From October 1 to October 5, 2018, ICTJ hosted its eleventh intensive course on transitional justice in collaboration with the International Peace Center in Barcelona. Participants included leaders in their respective fields, including human rights law, community justice, and legal services, peacebuilding, education, and humanitarian affairs. Course presentations, led by ICTJ experts and other specialists in the field, delved into cases studies of current, recent, and paradigmatic transitional justice processes and questions of justice within a comparative context.
TRANSITIONAL JUSTICE THEMES
Experts and practitioners presented fifteen modules on critical issues relating to the practice of transitional justice, and its link to prevention—a theme highlighted throughout the presentations—as well as gender, political and legal reform, and the global policy context. ICTJ’s Senior Researcher Roger Duthie explored the relevance of transitional justice efforts to policy discourse and the reduction of harm within contexts of violent conflict. ICTJ’s Head of Office in Uganda Sarah Kasande spoke on the role of gender and the experiences of women in conflict. She noted that transitional justice processes must emphasize structural inequality, patterns of wrong doing, and gender norms, not only to have a transformational effect, but to prevent future reoccurrence. In another presentation highlighting the impact of civil society organizations in Zimbabwe, Kenya, and South Africa, Kasande spoke about how the witnessing and monitoring of domestic human rights situations by civil society, including the media, has contributed to the prevention of atrocities and human rights violations.
Hind Kabawat, a human rights expert who serves as the Director of the Interfaith Peacebuilding at the Centre for World Religions and Diplomacy and is also a member of the High Negotiations Committee for Syria in Geneva, focused her presentation on the grave human rights violations in Syria. Within this context, participants learned about the responses of state actors and discussed innovative approaches to achieving accountability, reparations, deterrence, institutional reform, and a historical record of violations in Syria.
Participants also benefited from expert sessions led by Maria Westergren, a Political Affairs Officer with the UN Office on Genocide Prevention and the Responsibility to Protect; Pablo de Greiff, former Special Rapporteur on the promotion of truth, justice, reparation and guarantees of non-recurrence; Marina Caparini, Senior Researcher at the Stockholm International Peace Research Institute; and Palmina Tanzarella, Professor of constitutional law at University of Milano-Bicocca.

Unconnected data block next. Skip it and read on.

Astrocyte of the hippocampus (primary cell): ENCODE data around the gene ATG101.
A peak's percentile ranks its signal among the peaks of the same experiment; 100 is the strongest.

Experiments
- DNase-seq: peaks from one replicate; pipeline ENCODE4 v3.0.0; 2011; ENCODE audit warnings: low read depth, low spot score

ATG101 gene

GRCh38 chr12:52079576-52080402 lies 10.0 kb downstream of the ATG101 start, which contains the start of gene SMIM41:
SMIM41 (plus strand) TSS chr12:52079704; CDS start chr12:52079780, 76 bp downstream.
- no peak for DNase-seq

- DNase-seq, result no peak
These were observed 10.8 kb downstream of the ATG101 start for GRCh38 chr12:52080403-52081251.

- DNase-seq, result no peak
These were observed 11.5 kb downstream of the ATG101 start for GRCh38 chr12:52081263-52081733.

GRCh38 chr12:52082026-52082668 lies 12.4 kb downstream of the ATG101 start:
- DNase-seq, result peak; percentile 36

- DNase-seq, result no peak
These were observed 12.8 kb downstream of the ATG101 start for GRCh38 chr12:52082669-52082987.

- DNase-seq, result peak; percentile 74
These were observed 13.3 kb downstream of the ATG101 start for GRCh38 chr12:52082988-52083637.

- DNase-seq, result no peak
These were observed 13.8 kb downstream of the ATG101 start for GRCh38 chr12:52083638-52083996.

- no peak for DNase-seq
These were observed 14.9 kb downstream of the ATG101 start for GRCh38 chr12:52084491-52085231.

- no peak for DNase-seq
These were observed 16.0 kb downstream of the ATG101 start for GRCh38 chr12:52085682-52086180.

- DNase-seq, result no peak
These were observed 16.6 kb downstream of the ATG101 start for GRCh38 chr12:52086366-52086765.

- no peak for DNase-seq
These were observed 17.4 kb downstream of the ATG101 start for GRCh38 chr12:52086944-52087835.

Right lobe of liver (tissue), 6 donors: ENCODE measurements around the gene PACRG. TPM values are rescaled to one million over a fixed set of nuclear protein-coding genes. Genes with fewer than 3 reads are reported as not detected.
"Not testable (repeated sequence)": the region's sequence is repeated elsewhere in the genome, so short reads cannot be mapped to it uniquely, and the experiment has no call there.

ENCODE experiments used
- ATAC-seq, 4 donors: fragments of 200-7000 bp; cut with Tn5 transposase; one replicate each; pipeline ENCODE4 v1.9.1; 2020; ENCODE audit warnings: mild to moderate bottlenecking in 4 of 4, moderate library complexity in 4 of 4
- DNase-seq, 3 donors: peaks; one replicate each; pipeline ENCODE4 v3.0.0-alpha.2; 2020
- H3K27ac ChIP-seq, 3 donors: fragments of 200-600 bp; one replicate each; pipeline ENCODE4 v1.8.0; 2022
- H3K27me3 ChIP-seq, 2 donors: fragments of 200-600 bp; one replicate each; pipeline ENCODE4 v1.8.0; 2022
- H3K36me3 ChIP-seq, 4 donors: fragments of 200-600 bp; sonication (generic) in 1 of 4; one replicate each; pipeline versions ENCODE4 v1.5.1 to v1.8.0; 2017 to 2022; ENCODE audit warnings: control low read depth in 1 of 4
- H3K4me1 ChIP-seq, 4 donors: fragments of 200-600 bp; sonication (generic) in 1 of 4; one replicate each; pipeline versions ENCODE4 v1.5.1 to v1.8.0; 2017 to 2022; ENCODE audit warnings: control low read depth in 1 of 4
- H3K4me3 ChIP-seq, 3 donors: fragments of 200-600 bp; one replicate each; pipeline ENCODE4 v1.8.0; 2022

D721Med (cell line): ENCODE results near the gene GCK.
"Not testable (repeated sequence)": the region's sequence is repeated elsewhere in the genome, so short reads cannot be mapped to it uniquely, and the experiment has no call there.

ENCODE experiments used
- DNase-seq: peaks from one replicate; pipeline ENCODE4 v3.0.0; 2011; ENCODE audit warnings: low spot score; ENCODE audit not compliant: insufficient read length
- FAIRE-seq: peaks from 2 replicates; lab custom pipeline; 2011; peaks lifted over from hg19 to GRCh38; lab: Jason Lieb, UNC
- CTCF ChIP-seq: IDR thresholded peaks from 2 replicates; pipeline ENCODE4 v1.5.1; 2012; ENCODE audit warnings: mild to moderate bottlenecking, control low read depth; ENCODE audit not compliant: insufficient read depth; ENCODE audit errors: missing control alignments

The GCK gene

The course concluded with reflections by former Special Rapporteur on the promotion of truth, justice, reparation and guarantees of non-recurrence Pablo de Greiff. De Greiff produced several reports during his tenure, the most recent one a joint study with the Special Adviser to the Secretary-General on the Prevention of Genocide on the contribution of transitional justice to the prevention of gross violations and abuses of human rights and serious violations of international humanitarian law, particularly to the prevention of genocide, war crimes, ethnic cleansing and crimes against humanity, and their recurrence, dated March 2018. A well-known authority in the field, De Greiff wrapped up the course reviewing current global questions and concrete country cases emphasizing the prevention role of transitional justice.
Almost all of the participants indicated that their expectations were met or exceeded by the course, according to a survey. “The course exceeded expectations,” said one practitioner. “The questioning nature, the focus on the evolution of transitional justice, and the honest criticism were helpful in facilitating learning and providing ideas on how to do better.”
All respondents reported a significant increase in understanding and knowledge, especially in regards to integration of transitional justice and conflict prevention.
In Mexico we need…a transitional justice process in which we can respond with reparations and guarantees of non-repetition, prioritizing the areas and towns which have most suffered from conflict. We also need to take into account the cultural perspective: How can we involve all of society? How can we make this a sustainable change so we can work toward lasting and sustainable peace? This course has enlightened me in a lot of ways, but above all in knowing that we still have a lot of work to do, but are not alone in this battle.” Course Participant
PHOTOS: Course Participants engaged in discussion. (All courtesy of Barcelona Peace Center)